Real Estate: an outlook for investors, after Brexit

When something extraordinary happens, such as Brexit, it is necessary to observe and analyse its potential financial and economic impact. While the first steps must still be taken in the negotiations for the UK’s exit from the EU, together with Keller Zable we have taken a look at the possible scenarios in the real estate market, with particular attention to Great Britain, the rest of Europe and possible developments.

Brexit is probably the most astounding political event of recent years: what effects do you foresee in the real estate industry?

Without doubt Brexit will require a review of decisions in the real estate industry: if, on the one hand, the volatility has caused capital losses which will continue over time, above all for those who have invested in currencies, in the real estate industry the event is an opportunity. Before the referendum Great Britain, from a real estate viewpoint, could have been considered a static asset, a safe haven, which did not provide the possibility of large returns but, at the same time, made it possible to protect capital. Operating on the British market with the aim of significant returns was unthinkable unless you could exploit economies of scale, i.e. by making huge investments of hundreds of millions of euro.

Who will be more active on the market in this stage?

The new rich class which comes from emerging countries, the Arab states and Russia, and which has had a massive presence in London, in the light of what has happened, will have to start differentiating risk: in divesting part of the capital it will be necessary not to suffer heavy losses.
In addition, since there is a limited number of investors in the UK, there will be, at least initially, a mismatch between demand and supply. As a logical consequence, there will be further falls in the price of property which, at first sight, could seem to be an interesting opportunity to enter the market. In our opinion, however, in this transitional stage, those moving to London will be largely those who intend to fulfil their “dream” of a house in the capital, searching among the “cheap” properties.

Which markets might investors focus on?

Certainly to overcome the uncertainty caused by the political upheaval in Great Britain, in the real estate industry it will be important to further differentiate risk. New investment centres will be created, or more correctly, they will be strengthened. If we draft a list of the markets which might have interesting prospects, we see Germany in pole position, followed by Italy, Spain and France, even if the transalpine country currently has high risks linked to terrorism, which is a source of uncertainty among possible investors.
Focussing our attention on Italy, we can already observe some market shifts: various American and British funds which operate in private equity are currently acquiring a huge amount of products on the real estate market. In our opinion, the Italian market is certainly interesting, albeit only a few players perceive it as structured: the information asymmetry, which can be seen in the understanding of tax and real estate rules and regulations, which are sometimes complicated and burdensome, is a significant advantage for players who are already active in that market. For a foreign investor, who is not aware of the Italian situation, operating in this market is not easy: making a simple evaluation of the real estate market, without having a wide-ranging vision, or without any knowledge of town-planning, tax, and legal matters, means you cannot have the best possible understanding of the existing context.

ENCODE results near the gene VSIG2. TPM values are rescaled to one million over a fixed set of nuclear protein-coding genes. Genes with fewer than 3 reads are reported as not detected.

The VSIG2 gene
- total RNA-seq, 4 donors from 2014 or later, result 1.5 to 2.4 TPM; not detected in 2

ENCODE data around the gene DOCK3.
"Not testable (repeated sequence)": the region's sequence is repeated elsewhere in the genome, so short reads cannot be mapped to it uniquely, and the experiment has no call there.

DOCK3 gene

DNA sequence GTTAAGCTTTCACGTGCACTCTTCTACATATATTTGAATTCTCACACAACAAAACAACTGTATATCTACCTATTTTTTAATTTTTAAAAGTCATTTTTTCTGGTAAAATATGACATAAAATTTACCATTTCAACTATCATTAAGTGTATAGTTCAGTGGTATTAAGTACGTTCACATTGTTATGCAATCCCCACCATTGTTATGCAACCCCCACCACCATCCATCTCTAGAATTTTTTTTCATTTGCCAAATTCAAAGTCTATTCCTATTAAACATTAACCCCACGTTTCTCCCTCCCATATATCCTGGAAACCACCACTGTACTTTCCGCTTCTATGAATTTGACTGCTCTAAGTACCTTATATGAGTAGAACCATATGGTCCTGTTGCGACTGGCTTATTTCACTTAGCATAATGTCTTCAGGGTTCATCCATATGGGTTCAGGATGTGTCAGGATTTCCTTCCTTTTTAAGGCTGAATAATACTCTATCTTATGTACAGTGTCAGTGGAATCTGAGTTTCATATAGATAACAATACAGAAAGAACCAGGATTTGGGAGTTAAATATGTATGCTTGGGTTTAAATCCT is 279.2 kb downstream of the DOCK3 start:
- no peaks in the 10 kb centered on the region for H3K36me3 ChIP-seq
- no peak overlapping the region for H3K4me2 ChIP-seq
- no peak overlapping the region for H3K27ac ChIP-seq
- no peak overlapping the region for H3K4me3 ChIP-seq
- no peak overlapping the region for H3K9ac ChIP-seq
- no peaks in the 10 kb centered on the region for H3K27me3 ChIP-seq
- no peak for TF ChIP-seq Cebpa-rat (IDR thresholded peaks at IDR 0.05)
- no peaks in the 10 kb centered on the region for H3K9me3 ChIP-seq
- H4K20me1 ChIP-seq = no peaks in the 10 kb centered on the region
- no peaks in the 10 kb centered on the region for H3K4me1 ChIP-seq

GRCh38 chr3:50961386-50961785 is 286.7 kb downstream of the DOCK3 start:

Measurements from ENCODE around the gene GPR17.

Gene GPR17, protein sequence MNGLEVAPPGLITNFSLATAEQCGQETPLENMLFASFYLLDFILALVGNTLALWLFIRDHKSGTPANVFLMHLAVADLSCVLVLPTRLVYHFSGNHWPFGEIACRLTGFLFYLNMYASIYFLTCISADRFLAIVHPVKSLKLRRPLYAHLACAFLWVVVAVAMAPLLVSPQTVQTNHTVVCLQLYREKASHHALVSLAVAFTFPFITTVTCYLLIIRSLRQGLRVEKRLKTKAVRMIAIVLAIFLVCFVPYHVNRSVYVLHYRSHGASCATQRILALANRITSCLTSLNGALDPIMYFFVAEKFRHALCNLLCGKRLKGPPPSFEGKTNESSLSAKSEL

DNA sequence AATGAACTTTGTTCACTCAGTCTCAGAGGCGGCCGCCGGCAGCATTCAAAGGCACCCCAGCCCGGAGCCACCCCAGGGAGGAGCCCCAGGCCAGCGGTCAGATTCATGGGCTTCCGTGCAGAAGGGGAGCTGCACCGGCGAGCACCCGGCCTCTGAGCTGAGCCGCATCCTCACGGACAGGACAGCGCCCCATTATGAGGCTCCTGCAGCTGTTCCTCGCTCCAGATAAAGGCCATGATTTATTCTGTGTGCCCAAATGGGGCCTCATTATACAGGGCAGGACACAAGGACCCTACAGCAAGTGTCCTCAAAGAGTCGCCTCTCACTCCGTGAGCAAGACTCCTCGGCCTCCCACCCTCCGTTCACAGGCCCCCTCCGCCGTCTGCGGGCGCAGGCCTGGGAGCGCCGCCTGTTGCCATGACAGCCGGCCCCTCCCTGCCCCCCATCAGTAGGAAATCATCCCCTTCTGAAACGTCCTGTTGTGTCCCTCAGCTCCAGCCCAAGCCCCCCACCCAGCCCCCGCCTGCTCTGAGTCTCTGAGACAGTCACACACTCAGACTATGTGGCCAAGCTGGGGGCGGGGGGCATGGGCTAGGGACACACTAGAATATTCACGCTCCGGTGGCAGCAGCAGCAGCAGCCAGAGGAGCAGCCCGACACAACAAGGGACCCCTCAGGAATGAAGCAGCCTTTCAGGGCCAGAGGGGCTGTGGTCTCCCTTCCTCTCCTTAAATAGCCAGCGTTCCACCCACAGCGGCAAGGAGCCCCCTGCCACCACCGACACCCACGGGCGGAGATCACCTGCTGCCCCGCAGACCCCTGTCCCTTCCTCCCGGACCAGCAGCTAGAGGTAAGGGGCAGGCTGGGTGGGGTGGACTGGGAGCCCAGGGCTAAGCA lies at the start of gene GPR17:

In our case (Keller Zable), operating in both the institutional and the retail segment helps us understand specific and local situations. In particular, our attention is focussed on property on the Italian market which contains permanent hi-tech infrastructure, located in city centres, with existing contracts and routine and extraordinary maintenance and, often, also with the insurance costs to be borne by the tenant. On average the duration of contracts is 17 years and often releasing the property is very problematic, owing to significant sanctions as well as the strategic importance of the technological and infrastructure assets belonging to such property.

The Italian real estate market: how will it develop?

In our opinion, the opportunities for finding “interesting” real estate assets on the market, in other words with a maximum outlay of 15 million euro, will exist as long as a sense of crisis and stress continues on the markets, in other words as long as the big investors are afraid to increase their exposure on markets such as Italy. Indeed for some months now operating on the Italian market has become increasingly complicated: the opportunities for finding properties with the conditions set out above, owing to the mass entry of large foreign funds (above all British and American), are decreasing. We believe that this situation will persist for a further 12, maximum 18, months: when the market picks up significantly and the transactions become more significant, the institutional segment will start to sell only in terms of “batches” of 100-200 million euro. Getting the best opportunities will become almost impossible.

In conclusion, an outlook for investors…

Considering the above, and the further elements which will help increase volatility, such as for example the packed calendar of presidential and general elections from the final quarter of 2016 onwards – especially the US elections – investing in instruments and/or products which are unrelated to the market is becoming a must. Alternative funds in general, real estate funds and/or direct real estate investment specifically may be a solution in protecting against the current volatility and low returns.

Luca Rosiello
CEO Keller Zable Investments